- The Washington Times - Thursday, November 16, 2006

DUBLIN — First-time visitors to Ireland may be surprised to find that the comely colleen serving Guinness in the local pub is, in fact, Polish.

After several centuries of a hardscrabble life that has seen Irish men and women emigrating around the world, taking their culture and legends with them, a decade of rapid economic growth has made the land of shamrocks a primary destination for hordes of immigrants, mainly from Eastern Europe.

Foreign nationals now account for 10 percent of the population, twice as many as just two years ago, forcing the government for the first time to begin drafting a formal immigration policy to deal with the influx.

“Make no mistake, we are in competition with other economies for go-ahead people with experience or qualifications that are in short supply at home,” said Michael McDowell, the minister for justice, who must find a way to balance the nation’s deep-seated traditions with the “Celtic Tiger’s” growing demand for skilled labor.

“Immigration policies are first and foremost about what is best for Irish society.”

But recognition of the economic need for foreign workers has done nothing to ease the shock experienced by one woman on a visit to Dublin from rural Ireland. “I asked three people for directions, and not one of them spoke English,” she complained.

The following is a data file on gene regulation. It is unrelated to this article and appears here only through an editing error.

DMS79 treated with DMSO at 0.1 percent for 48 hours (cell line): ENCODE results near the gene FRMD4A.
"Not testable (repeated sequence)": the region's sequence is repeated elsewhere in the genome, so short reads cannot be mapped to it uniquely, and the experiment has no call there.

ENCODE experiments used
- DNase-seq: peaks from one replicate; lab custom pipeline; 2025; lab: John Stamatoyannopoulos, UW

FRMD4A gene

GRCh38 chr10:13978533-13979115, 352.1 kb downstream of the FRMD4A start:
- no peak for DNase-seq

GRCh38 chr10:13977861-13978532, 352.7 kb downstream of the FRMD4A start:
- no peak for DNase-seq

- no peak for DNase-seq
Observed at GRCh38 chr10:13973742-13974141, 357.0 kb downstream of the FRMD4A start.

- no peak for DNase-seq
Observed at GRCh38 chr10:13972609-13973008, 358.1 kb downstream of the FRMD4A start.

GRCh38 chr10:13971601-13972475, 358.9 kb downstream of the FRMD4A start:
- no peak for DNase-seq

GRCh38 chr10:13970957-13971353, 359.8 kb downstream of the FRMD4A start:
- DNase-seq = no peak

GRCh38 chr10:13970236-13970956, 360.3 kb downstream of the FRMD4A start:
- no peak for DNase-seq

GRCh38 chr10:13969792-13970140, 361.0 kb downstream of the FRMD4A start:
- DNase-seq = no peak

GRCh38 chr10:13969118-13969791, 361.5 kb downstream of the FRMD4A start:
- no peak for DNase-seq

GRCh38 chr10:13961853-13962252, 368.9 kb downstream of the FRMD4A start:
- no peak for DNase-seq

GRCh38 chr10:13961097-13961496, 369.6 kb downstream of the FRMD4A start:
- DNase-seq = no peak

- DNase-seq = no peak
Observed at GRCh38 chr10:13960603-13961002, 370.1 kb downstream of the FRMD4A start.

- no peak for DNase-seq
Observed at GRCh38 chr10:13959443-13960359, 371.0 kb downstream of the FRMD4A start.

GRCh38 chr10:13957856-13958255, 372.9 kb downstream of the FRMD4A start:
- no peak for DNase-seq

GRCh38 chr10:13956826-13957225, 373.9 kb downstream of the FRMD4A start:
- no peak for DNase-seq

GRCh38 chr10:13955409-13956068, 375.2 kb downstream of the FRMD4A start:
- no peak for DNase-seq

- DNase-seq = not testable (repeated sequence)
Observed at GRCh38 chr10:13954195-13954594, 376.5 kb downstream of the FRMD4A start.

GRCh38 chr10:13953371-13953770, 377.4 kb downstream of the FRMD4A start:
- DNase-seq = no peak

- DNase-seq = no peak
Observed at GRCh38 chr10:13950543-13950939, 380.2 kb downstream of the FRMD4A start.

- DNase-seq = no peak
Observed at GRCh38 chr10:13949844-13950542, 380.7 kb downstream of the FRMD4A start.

Similar anecdotes about pubs where all the staff speak Polish are borne out by recent figures from the Central Office of Statistics.

More than 80 percent of the new immigrants are under age 44, and almost half come from states that joined the European Union in 2004. Large numbers are employed in the retail, agriculture and construction sectors, helping to fuel one of the fastest-growing economies in Europe.

The ethnic and linguistic mixing, confined a few years ago to the capital, now reaches into even the smallest and most remote towns and villages. Amid the wild scenery of Connemara in the far west of Ireland — where John Ford filmed “The Quiet Man” — is the Killary Adventure Center. All the bar staff and kitchen staff are Polish.

“It’s good to be able to talk to each other in Polish,” said Anna, who has been in Ireland for two years and intends to return to Poland “when I’ve saved some money.” She asked that her last name not be used.

In the southeast of Ireland in Dungarvan, population 15,000, there is now a Polish Advisory Center, located just down the road from the Polskie Sklepy — the Polish Grocer. The local movie theater recently hosted a Polish film festival.

The nation’s main Internet service provider, Eircom, now provides its services in Polish, as do many large companies.

By far the largest bloc of new immigrants come from Poland and Lithuania, having received an automatic right to work in Ireland when their countries joined the European Union in 2004.

Stunned by the unexpected influx, Ireland has followed Britain in imposing tougher restrictions on citizens of Romania and Bulgaria when their nations join the EU in January.

Michael Martin, the minister for enterprise, trade and employment, has said it is time “to take stock, be cautious and concentrate on addressing the integration needs of those who have already come to live and work in Ireland.”

It is not clear how the new legislation will affect the handful of Bulgarians and Romanians already living in Ireland — people like Chris, a Bulgarian who overstayed a student visa, works in a supermarket while studying accounting, and has married an Irishman.

“It is very strange, is it not?” said Chris, who spoke only on the condition that her real name not be used. “In most countries in the world, the men chase the women, but in Ireland it is the women who chase the men.”


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